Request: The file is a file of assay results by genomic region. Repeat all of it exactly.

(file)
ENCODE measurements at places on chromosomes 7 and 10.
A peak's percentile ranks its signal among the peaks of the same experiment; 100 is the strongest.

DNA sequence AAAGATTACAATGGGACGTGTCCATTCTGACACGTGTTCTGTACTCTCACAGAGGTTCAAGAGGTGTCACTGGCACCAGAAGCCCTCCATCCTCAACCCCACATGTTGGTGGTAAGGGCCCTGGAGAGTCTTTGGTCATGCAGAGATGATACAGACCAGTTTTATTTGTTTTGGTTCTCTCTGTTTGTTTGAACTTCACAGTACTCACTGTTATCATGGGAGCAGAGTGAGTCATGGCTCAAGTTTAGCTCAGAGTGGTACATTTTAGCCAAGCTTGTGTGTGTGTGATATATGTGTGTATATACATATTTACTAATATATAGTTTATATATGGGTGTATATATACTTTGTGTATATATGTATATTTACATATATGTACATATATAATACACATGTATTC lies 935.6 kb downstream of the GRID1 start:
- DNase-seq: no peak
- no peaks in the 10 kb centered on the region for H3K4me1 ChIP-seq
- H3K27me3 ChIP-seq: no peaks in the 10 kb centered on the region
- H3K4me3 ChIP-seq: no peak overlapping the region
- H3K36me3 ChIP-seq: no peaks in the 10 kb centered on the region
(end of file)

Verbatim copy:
ENCODE measurements at places on chromosomes 7 and 10.
A peak's percentile ranks its signal among the peaks of the same experiment; 100 is the strongest.

DNA sequence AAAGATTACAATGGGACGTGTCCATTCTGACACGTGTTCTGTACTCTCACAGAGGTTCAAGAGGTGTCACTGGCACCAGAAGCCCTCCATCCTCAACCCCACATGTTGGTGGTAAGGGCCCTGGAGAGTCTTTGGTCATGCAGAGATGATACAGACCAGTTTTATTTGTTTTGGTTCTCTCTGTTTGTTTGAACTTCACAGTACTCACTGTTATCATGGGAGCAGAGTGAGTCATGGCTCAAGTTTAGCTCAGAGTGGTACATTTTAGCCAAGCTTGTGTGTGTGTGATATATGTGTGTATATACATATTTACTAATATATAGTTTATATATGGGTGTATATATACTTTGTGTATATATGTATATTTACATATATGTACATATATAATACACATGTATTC lies 935.6 kb downstream of the GRID1 start:
- DNase-seq: no peak
- no peaks in the 10 kb centered on the region for H3K4me1 ChIP-seq
- H3K27me3 ChIP-seq: no peaks in the 10 kb centered on the region
- H3K4me3 ChIP-seq: no peak overlapping the region
- H3K36me3 ChIP-seq: no peaks in the 10 kb centered on the region